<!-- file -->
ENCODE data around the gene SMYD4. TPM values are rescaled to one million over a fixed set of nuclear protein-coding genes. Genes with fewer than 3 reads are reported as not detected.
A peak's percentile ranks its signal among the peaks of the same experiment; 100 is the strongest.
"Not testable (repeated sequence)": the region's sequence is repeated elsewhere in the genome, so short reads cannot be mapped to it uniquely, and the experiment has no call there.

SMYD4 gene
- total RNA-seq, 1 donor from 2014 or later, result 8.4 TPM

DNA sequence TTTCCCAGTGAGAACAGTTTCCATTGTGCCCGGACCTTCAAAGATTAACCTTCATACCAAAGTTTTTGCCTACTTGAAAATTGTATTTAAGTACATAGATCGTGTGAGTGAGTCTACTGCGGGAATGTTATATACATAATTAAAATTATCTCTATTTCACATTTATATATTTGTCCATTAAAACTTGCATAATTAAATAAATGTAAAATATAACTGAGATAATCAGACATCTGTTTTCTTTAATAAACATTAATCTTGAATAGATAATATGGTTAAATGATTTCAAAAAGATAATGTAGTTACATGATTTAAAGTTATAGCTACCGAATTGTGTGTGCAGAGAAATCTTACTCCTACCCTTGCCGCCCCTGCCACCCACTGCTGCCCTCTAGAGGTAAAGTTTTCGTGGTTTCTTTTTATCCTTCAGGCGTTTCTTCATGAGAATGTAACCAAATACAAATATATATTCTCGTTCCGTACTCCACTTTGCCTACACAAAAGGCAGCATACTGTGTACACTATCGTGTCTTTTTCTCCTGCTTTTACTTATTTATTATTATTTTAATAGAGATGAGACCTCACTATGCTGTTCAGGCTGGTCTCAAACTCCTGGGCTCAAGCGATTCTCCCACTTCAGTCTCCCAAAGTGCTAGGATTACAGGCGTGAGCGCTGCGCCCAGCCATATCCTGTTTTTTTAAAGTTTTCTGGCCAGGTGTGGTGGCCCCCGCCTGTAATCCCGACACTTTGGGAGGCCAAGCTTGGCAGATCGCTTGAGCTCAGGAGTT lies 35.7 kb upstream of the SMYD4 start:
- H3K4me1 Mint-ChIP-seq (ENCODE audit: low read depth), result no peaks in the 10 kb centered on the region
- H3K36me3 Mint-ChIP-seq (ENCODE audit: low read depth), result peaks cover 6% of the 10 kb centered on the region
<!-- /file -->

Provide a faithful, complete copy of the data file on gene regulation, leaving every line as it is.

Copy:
ENCODE data around the gene SMYD4. TPM values are rescaled to one million over a fixed set of nuclear protein-coding genes. Genes with fewer than 3 reads are reported as not detected.
A peak's percentile ranks its signal among the peaks of the same experiment; 100 is the strongest.
"Not testable (repeated sequence)": the region's sequence is repeated elsewhere in the genome, so short reads cannot be mapped to it uniquely, and the experiment has no call there.

SMYD4 gene
- total RNA-seq, 1 donor from 2014 or later, result 8.4 TPM

DNA sequence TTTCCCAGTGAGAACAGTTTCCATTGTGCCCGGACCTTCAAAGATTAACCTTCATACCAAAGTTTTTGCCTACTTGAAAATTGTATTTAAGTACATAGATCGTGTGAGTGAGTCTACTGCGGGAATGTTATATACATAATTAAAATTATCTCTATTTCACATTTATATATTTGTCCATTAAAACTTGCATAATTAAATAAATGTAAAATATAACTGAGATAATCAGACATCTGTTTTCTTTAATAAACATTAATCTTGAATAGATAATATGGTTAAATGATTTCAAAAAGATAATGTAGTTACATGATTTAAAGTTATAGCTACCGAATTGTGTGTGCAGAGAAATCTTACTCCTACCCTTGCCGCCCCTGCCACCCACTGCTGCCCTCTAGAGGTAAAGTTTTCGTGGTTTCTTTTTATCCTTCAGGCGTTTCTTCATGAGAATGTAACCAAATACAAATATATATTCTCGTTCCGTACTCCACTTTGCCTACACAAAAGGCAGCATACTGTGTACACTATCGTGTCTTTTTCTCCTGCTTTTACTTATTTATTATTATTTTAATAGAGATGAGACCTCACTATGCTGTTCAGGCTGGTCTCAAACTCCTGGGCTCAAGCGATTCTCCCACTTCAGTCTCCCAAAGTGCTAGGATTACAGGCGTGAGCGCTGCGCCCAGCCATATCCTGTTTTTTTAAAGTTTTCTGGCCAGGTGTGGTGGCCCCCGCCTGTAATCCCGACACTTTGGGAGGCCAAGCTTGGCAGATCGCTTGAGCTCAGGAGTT lies 35.7 kb upstream of the SMYD4 start:
- H3K4me1 Mint-ChIP-seq (ENCODE audit: low read depth), result no peaks in the 10 kb centered on the region
- H3K36me3 Mint-ChIP-seq (ENCODE audit: low read depth), result peaks cover 6% of the 10 kb centered on the region